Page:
nonreligious person


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Related to nonreligious person: irreligious
ThesaurusAntonymsRelated WordsSynonymsLegend:
Noun1.nonreligious person - a person who does not manifest devotion to a deity
individual, mortal, person, somebody, someone, soul - a human being; "there was too much for one person to do"
blasphemer - a person who speaks disrespectfully of sacred things
deist, freethinker - a person who believes that God created the universe and then abandoned it
disbeliever, nonbeliever, unbeliever - someone who refuses to believe (as in a divinity)
gentile, heathen, infidel, pagan - a person who does not acknowledge your god
nihilist - someone who rejects all theories of morality or religious belief
positivist, rationalist - someone who emphasizes observable facts and excludes metaphysical speculation about origins or ultimate causes
religious person - a person who manifests devotion to a deity
Based on WordNet 3.0, Farlex clipart collection. © 2003-2012 Princeton University, Farlex Inc.
References in periodicals archive ?
Could he, as a nonreligious person in the interfaith movement, bridge the divide between religions and between the religious and the secular?
The working forces in the universe work as well for the nonreligious person as for the religious.
Any nonreligious person with a love for humankind could easily embrace each of the twenty-one humanist tenets.
Although less well known publicly, there is a potentially constructive middle ground composed of both religious and nonreligious persons, who believe that there is an intermediate philosophical position between reductionist materialism and dualism, or that dualism and evolution are not mutually exclusive.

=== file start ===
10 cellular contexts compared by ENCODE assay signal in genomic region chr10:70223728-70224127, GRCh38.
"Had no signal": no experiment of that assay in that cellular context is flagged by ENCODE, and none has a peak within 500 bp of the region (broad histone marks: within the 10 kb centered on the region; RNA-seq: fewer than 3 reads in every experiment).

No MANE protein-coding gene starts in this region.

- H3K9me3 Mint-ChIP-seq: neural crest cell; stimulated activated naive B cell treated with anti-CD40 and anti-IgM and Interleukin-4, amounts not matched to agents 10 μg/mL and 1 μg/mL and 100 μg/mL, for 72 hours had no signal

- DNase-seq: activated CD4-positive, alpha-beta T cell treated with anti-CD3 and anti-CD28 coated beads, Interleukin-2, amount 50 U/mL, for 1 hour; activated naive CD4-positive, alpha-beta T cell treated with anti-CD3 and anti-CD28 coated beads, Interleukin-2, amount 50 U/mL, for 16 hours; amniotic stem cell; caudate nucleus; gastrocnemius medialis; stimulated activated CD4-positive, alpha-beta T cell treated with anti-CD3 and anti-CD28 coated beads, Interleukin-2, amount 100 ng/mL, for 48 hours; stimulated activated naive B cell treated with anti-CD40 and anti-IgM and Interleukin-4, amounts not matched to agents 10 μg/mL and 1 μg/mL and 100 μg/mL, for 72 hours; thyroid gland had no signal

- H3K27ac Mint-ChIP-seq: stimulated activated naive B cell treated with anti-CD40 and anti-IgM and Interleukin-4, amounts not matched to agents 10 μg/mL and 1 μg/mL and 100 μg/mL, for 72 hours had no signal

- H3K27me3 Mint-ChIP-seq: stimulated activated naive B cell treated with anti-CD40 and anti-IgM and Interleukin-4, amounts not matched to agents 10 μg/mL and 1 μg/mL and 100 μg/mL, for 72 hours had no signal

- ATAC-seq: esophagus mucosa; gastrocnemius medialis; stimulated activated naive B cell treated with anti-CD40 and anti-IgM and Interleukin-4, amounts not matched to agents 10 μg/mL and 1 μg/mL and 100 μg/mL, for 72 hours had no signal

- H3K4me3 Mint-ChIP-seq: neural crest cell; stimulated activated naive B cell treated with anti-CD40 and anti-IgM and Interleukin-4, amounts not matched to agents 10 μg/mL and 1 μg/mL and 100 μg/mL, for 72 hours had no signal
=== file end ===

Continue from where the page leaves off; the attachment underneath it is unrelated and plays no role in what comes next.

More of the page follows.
Members of the Church of Scotland have a 30 per cent rate of obesity, the survey found, with nonreligious persons coming in second with a rate of 26 per cent.
While nonreligious persons' estimates of crime prevalence increase as they devote more time to watching TV, the estimates of crime prevalence and personal victimization likelihood assessments among religious respondents decrease in direct correspondence with the more time they devote to television viewing.
Cleary has told that he shares the prayers with spiritual but nonreligious persons in mind.
Scott Appleby concurs and extends the notion to tensions faced between religions and nonreligious persons. Ronald Wells, drawing a poignant and powerful picture of Northern Ireland, offers a case study where reconciliation between rival factions started among and between citizens, without initial governmental help, with political parties and factions being led from those grassroots to the negotiating table.